Ergo, the solution lies in focussing on the health behaviours (again, Archer emphasizes the role of physical activity) of moms.

While Archer largely focusses on maternal transmission, we should perhaps not forget that there is now some also evidence implicating a role for epigenetic modification and intergenerational transmission through paternal DNA – yes, dads are getting older and more sedentary too (not to mention fatter).

I do however agree with Edward, that this line of thinking may well have important implications for how we approach this epidemic.

For one,

“…the acknowledgment that obesity is the result of non-genetic evolutionary forces and not gluttony and sloth may help to alter the moralizing and demoralizing social and scientific discourse that pervades both public and clinical settings.”

Secondly,

“Future research may be most productive if funding is directed away from naive examinations of energy balance per se and redirected to investigations of interventions that alter the competitive strategies of various tissues.”

Thirdly,

“From the standpoint of the clinician, accurate patient phenotyping (inclusive of family obstetric history and metabolic profiling) may allow the targeting of women most likely to be a part of populations that have evolved beyond the metabolic tipping point and therefore require significant preconception intervention.”

While none of this may be easier or more feasible than other current efforts, they may well point us in a different direction than conventional theories about what is driving childhood obesity.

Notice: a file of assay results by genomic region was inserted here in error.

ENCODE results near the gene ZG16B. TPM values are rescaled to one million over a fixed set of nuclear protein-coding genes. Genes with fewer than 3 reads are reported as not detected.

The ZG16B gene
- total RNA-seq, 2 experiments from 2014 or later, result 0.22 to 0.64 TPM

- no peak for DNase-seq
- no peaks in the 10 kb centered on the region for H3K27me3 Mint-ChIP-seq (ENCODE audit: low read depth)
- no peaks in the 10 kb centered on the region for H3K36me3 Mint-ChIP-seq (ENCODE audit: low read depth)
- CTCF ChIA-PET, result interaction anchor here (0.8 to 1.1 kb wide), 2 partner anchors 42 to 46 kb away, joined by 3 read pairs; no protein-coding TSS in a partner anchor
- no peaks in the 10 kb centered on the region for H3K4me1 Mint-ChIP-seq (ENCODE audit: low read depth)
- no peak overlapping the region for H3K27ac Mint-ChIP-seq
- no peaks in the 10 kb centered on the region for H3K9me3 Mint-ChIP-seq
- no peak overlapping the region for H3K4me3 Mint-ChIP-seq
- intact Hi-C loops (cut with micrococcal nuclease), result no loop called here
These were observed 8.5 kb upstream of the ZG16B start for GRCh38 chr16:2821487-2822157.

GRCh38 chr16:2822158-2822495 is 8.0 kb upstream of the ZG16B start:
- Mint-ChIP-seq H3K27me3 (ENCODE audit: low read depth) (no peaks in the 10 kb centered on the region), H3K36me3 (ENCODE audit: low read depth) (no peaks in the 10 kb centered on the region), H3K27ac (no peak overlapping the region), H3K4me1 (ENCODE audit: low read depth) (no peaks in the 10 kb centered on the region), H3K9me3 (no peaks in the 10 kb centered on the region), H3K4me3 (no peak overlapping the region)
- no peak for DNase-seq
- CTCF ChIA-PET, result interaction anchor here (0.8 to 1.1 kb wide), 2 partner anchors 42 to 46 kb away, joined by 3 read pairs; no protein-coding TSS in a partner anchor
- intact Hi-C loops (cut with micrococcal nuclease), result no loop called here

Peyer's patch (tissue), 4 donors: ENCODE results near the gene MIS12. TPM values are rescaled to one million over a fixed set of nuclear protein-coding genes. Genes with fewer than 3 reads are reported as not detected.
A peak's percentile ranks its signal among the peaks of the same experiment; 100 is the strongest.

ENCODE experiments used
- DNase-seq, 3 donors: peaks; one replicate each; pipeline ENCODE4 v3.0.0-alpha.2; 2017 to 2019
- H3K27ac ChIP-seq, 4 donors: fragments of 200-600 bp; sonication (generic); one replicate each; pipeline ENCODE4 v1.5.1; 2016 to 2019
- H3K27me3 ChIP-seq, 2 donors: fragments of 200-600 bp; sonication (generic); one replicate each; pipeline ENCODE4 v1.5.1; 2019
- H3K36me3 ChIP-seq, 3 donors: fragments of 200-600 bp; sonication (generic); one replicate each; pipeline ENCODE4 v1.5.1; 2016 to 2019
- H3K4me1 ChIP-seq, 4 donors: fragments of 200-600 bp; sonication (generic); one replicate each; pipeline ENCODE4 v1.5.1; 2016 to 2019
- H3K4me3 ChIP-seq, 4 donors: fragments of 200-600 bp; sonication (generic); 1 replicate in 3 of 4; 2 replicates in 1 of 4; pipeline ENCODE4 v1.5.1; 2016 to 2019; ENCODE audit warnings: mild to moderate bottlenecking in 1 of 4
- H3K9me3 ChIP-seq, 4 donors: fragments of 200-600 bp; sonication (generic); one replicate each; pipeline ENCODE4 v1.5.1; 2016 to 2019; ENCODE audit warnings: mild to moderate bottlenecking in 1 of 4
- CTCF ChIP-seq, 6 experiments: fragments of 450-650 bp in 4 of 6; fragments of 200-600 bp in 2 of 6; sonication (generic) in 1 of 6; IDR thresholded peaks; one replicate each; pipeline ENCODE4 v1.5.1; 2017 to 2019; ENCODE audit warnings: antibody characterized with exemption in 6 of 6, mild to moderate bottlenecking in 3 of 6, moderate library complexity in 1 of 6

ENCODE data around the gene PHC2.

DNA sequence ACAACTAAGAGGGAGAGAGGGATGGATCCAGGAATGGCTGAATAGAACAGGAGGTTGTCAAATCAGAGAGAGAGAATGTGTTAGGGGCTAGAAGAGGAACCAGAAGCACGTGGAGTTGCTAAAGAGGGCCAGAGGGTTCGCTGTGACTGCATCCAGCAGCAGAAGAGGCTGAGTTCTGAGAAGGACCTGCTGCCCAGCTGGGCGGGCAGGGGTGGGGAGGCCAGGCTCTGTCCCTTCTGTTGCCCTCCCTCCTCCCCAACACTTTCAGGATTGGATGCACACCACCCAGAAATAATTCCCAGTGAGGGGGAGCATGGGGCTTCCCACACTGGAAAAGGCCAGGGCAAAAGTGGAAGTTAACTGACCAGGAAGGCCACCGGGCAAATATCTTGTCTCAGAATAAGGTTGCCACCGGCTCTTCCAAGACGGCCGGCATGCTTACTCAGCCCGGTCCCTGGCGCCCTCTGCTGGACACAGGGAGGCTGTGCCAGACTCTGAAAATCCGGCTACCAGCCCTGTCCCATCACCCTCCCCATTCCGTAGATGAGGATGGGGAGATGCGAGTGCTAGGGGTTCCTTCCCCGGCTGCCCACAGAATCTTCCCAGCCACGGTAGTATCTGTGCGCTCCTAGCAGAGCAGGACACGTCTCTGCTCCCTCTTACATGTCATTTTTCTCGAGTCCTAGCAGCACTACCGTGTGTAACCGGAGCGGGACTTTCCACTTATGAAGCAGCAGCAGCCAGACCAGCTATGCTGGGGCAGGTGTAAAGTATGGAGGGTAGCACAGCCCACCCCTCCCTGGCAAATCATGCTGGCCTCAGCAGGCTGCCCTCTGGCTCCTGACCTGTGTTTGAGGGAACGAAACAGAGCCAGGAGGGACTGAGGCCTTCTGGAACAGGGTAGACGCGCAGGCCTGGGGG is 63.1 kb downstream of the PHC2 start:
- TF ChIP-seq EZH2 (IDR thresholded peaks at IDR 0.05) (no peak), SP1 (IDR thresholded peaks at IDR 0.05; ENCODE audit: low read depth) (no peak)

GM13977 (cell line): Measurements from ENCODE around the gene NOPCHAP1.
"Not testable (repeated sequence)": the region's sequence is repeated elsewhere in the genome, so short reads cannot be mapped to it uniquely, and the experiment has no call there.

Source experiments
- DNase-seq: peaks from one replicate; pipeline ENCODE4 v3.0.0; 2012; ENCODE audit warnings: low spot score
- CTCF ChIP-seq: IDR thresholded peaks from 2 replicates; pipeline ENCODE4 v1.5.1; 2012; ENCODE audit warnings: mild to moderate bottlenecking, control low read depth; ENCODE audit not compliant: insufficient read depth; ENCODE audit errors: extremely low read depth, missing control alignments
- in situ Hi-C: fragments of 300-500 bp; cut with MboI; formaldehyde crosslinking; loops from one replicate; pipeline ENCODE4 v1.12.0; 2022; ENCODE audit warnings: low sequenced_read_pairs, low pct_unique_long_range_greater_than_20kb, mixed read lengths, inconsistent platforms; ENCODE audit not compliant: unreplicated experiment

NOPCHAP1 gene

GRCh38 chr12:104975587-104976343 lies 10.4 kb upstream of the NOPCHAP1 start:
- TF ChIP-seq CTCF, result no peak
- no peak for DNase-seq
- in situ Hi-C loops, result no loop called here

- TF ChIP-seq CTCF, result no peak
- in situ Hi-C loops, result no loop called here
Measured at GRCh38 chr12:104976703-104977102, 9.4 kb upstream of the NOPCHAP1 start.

@DrSharma
Calgary, AB

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Friday, November 28, 2014

When Something is Not Better Than Nothing

diet journalThis is the title of a recent article by Nikhil Dhurandar and other members of the Energy Balance Measurement Working Group (of which I am a member), published in the International Journal of Obesity and refers to the inadequacies of our current methods for assessing energy intake and expenditure.

In the paper, the authors argue that while an assessment of energy balance may well be a critical issue both for research and clinical practice, our current methods for assessing this are woefully inaccurate and may well be leading us in the wrong direction.

Thus, for example, there is no shortage of information on the fact that self-reported dietary energy intake (EI) is woefully inaccurate (despite all efforts over the past decades to try and make this more accurate) to the point of being near useless in individuals and even less meaningful in population studies – at least when it comes to the assessment of energy balance.

The same is unfortunately true for assessments of physical activity energy expenditure (PAEE) where errors ranging in the 100s of calories are the norm rather than the exception.

This leads the authors to the rather sweeping conclusion that,

“…self-reports of EI and PAEE are so poor that they are wholly unacceptable for scientific research on EI and PAEE. While new strategies for objectively determining energy balance are in their infancy, it is unacceptable to use decidedly inaccurate instruments, which may misguide health care policies, future research, and clinical judgment. The scientific and medical communities should discontinue reliance on self-reported EI and PAEE.”

While this may well hold true for research, I am not that sure about the implications for clinical practice.

This is because, the very act of self-monitoring has been shown to influence behaviour – irrespective of the precision of such monitoring (at least I am not aware of a single study showing that the accuracy of food records makes any difference to the outcome).

There is indeed overwhelming evidence that patients who use any form of self-monitoring (pen and paper or electronic) eat better and are more physically active than people who don’t.